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Coastal Deserts: The Effect of Marine Upwellings On Desert Distribution

The latitudinal explanation, however, is only partial. Around the mid-latitudinal belt, only the western side of continents is normally occupied by deserts, while the eastern side is covered by forests. The reason for this has to do with the global circulation of ocean currents: gravitation from the sun and the moon pulls air and water on the earth's surface and tends to make them lag behind, relative to the earth's rotational movement.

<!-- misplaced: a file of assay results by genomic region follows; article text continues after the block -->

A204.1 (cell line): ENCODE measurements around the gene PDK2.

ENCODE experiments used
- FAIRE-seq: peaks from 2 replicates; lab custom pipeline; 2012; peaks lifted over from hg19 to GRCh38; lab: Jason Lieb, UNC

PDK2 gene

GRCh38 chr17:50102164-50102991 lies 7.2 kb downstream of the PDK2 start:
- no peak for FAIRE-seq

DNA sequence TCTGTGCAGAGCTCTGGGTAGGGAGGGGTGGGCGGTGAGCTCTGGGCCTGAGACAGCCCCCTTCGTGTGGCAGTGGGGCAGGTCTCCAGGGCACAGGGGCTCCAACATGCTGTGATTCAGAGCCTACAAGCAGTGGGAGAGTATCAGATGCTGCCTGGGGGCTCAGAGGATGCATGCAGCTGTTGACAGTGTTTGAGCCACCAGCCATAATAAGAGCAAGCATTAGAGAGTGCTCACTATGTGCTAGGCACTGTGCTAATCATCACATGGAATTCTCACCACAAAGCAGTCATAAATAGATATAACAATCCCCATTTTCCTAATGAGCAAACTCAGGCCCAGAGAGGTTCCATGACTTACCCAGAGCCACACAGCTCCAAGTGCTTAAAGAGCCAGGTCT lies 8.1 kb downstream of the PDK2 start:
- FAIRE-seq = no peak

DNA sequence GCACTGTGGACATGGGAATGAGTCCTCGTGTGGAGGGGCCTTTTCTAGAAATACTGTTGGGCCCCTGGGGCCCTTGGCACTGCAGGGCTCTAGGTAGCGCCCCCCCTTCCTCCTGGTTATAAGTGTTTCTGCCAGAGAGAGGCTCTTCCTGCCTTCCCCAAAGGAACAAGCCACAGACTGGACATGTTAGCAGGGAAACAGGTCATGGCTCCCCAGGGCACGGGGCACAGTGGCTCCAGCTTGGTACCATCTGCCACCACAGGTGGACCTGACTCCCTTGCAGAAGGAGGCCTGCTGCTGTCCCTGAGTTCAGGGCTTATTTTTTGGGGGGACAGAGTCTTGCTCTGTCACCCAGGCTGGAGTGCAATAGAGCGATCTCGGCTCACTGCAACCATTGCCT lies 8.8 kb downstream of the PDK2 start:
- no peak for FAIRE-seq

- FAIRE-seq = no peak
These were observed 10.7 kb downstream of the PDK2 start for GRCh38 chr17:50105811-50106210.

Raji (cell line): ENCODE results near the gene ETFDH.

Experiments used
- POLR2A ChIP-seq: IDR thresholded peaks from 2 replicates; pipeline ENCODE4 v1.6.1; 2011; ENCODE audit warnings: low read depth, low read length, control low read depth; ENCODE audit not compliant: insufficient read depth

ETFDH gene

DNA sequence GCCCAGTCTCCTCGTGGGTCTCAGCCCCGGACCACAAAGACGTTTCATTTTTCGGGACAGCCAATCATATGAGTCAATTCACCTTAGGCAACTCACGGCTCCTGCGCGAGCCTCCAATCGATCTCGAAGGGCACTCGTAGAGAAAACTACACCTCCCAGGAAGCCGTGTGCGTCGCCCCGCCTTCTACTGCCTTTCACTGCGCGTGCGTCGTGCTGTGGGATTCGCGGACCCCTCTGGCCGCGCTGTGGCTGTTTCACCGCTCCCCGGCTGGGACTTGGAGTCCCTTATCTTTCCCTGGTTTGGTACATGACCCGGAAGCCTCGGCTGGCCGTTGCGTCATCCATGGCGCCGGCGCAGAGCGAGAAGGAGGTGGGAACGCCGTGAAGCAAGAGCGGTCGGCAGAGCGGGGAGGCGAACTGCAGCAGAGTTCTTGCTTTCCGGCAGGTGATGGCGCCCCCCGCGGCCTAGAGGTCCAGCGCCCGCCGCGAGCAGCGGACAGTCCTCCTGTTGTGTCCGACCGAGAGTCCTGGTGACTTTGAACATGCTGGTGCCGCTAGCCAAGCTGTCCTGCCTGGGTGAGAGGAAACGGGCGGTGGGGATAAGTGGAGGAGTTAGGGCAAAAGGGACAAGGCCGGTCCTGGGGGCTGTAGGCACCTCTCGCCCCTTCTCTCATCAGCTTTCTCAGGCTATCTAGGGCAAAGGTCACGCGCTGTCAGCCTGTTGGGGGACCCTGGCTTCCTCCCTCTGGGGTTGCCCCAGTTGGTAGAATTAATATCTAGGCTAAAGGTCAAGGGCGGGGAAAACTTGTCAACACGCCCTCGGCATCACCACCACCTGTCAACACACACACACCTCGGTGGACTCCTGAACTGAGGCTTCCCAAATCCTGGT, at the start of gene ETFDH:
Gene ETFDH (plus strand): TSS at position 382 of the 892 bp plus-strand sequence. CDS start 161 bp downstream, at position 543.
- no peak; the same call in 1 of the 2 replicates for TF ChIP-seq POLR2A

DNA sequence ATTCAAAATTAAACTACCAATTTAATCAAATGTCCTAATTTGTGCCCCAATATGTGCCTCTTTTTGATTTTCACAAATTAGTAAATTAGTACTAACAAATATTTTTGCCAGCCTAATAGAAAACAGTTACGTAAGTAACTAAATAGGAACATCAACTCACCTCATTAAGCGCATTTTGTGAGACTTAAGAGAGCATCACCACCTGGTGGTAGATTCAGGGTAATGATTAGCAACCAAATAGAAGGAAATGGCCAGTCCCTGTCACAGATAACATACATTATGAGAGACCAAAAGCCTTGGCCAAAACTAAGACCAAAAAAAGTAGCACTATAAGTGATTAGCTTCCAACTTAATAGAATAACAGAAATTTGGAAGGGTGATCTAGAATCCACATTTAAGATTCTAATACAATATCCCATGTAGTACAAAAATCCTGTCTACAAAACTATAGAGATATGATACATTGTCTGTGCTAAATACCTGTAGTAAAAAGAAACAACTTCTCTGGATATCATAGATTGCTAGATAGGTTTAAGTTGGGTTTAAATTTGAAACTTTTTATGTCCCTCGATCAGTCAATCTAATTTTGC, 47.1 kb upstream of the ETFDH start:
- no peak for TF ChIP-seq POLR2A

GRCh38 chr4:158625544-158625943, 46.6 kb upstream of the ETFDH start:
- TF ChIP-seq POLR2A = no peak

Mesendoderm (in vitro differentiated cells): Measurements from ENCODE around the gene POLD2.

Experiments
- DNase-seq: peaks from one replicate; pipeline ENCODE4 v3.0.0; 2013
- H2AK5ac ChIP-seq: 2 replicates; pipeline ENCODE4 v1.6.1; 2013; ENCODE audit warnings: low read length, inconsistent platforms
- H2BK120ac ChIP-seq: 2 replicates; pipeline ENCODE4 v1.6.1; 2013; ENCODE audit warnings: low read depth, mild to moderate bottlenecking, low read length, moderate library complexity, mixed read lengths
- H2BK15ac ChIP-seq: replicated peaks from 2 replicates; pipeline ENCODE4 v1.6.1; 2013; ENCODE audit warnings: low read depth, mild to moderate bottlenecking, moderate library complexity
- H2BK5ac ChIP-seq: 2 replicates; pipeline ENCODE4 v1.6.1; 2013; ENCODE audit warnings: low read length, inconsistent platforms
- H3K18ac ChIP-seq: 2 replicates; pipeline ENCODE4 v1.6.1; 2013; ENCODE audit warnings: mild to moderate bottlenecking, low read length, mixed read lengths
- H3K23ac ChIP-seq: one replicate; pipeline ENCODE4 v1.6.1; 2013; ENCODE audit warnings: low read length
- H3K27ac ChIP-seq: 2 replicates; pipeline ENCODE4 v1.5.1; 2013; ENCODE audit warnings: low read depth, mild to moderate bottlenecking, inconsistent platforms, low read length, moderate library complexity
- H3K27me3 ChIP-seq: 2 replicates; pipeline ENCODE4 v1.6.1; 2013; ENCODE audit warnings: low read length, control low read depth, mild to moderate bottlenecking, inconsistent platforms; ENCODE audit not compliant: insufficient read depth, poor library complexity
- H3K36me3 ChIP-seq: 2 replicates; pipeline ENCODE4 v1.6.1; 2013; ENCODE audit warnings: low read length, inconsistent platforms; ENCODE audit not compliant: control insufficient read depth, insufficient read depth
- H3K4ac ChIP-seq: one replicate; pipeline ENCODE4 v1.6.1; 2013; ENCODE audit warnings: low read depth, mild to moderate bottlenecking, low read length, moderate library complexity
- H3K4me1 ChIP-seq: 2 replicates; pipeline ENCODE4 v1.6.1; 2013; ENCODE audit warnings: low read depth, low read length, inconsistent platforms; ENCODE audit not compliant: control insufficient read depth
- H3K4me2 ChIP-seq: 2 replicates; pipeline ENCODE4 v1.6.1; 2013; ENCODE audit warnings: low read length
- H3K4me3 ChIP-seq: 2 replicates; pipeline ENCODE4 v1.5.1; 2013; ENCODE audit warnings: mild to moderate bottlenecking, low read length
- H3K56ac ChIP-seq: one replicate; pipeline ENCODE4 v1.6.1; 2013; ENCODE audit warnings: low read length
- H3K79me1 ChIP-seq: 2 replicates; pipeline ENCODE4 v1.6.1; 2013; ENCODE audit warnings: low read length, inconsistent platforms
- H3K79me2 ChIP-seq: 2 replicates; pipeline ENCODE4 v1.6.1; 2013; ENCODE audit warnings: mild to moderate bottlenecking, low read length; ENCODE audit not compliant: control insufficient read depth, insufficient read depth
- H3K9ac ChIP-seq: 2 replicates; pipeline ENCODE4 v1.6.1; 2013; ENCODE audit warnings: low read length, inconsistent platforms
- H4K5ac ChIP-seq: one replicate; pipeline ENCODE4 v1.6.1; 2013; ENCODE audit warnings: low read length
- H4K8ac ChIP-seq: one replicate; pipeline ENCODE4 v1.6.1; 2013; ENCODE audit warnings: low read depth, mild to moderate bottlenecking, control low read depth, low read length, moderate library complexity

The gravitational drag is greatest in the equator, where the centrifugal speed of the earth is fastest. Thus, as the earth turns, ocean currents and winds flow in the equator from east to west, tugged by universal gravitation, forming the equatorial currents and the easterly trade winds. As the westbound surface waters move away from the continents, they pull cold, nutrient-rich waters to the surface that generate a cool, stable coastal atmosphere, with little evaporation from the sea and very low rainfall other than morning fogs (Figure 1.5). In the coasts neighbouring these oceanic upwellings, typical coastal fog deserts tend to develop, forming some of the driest ecosystems on earth. Thus, the largescale circulation of the ocean is the main reason why coastal deserts are always found on the west side of continents, such as the Namib in Africa (Figure 1.6), Atacama in Chile, the Atlantic Coastal Desert of Morocco, or the deserts of Baja California (Figure 1.7).


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